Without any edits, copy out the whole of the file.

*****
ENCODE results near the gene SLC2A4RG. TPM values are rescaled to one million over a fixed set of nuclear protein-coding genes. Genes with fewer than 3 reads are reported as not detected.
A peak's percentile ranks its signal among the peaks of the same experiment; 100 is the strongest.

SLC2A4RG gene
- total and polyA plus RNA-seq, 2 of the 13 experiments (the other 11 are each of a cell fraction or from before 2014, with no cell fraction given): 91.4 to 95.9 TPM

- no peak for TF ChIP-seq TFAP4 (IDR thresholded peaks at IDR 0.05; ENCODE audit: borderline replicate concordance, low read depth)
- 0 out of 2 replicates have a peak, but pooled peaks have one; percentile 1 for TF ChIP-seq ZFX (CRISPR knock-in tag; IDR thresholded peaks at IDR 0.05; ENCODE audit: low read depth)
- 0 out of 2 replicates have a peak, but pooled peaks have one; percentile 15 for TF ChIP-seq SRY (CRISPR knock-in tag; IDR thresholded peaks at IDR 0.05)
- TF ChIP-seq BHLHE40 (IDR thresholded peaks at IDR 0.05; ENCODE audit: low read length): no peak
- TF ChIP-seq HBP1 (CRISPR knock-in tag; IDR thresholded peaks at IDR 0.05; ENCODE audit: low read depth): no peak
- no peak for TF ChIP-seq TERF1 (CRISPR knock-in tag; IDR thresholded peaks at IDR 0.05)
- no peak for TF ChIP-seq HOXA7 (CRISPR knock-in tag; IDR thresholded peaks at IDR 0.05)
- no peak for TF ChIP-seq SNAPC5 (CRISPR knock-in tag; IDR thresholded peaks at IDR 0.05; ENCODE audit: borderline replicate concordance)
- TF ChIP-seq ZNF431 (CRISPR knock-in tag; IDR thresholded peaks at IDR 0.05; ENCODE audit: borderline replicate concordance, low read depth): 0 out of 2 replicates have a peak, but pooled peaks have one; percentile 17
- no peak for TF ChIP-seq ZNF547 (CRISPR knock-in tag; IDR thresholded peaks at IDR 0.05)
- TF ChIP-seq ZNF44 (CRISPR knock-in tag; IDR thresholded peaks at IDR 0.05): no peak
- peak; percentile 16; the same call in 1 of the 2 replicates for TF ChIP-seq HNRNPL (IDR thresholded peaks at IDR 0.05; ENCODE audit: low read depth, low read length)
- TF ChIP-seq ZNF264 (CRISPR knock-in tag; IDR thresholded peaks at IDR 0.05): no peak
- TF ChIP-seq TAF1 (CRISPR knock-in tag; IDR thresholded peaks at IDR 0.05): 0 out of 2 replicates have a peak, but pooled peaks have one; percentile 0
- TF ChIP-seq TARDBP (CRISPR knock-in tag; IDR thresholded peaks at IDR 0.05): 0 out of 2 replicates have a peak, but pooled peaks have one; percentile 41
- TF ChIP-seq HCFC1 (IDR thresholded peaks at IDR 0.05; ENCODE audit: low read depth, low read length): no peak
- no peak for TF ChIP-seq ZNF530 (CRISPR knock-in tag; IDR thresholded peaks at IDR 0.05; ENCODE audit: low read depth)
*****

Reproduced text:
ENCODE results near the gene SLC2A4RG. TPM values are rescaled to one million over a fixed set of nuclear protein-coding genes. Genes with fewer than 3 reads are reported as not detected.
A peak's percentile ranks its signal among the peaks of the same experiment; 100 is the strongest.

SLC2A4RG gene
- total and polyA plus RNA-seq, 2 of the 13 experiments (the other 11 are each of a cell fraction or from before 2014, with no cell fraction given): 91.4 to 95.9 TPM

- no peak for TF ChIP-seq TFAP4 (IDR thresholded peaks at IDR 0.05; ENCODE audit: borderline replicate concordance, low read depth)
- 0 out of 2 replicates have a peak, but pooled peaks have one; percentile 1 for TF ChIP-seq ZFX (CRISPR knock-in tag; IDR thresholded peaks at IDR 0.05; ENCODE audit: low read depth)
- 0 out of 2 replicates have a peak, but pooled peaks have one; percentile 15 for TF ChIP-seq SRY (CRISPR knock-in tag; IDR thresholded peaks at IDR 0.05)
- TF ChIP-seq BHLHE40 (IDR thresholded peaks at IDR 0.05; ENCODE audit: low read length): no peak
- TF ChIP-seq HBP1 (CRISPR knock-in tag; IDR thresholded peaks at IDR 0.05; ENCODE audit: low read depth): no peak
- no peak for TF ChIP-seq TERF1 (CRISPR knock-in tag; IDR thresholded peaks at IDR 0.05)
- no peak for TF ChIP-seq HOXA7 (CRISPR knock-in tag; IDR thresholded peaks at IDR 0.05)
- no peak for TF ChIP-seq SNAPC5 (CRISPR knock-in tag; IDR thresholded peaks at IDR 0.05; ENCODE audit: borderline replicate concordance)
- TF ChIP-seq ZNF431 (CRISPR knock-in tag; IDR thresholded peaks at IDR 0.05; ENCODE audit: borderline replicate concordance, low read depth): 0 out of 2 replicates have a peak, but pooled peaks have one; percentile 17
- no peak for TF ChIP-seq ZNF547 (CRISPR knock-in tag; IDR thresholded peaks at IDR 0.05)
- TF ChIP-seq ZNF44 (CRISPR knock-in tag; IDR thresholded peaks at IDR 0.05): no peak
- peak; percentile 16; the same call in 1 of the 2 replicates for TF ChIP-seq HNRNPL (IDR thresholded peaks at IDR 0.05; ENCODE audit: low read depth, low read length)
- TF ChIP-seq ZNF264 (CRISPR knock-in tag; IDR thresholded peaks at IDR 0.05): no peak
- TF ChIP-seq TAF1 (CRISPR knock-in tag; IDR thresholded peaks at IDR 0.05): 0 out of 2 replicates have a peak, but pooled peaks have one; percentile 0
- TF ChIP-seq TARDBP (CRISPR knock-in tag; IDR thresholded peaks at IDR 0.05): 0 out of 2 replicates have a peak, but pooled peaks have one; percentile 41
- TF ChIP-seq HCFC1 (IDR thresholded peaks at IDR 0.05; ENCODE audit: low read depth, low read length): no peak
- no peak for TF ChIP-seq ZNF530 (CRISPR knock-in tag; IDR thresholded peaks at IDR 0.05; ENCODE audit: low read depth)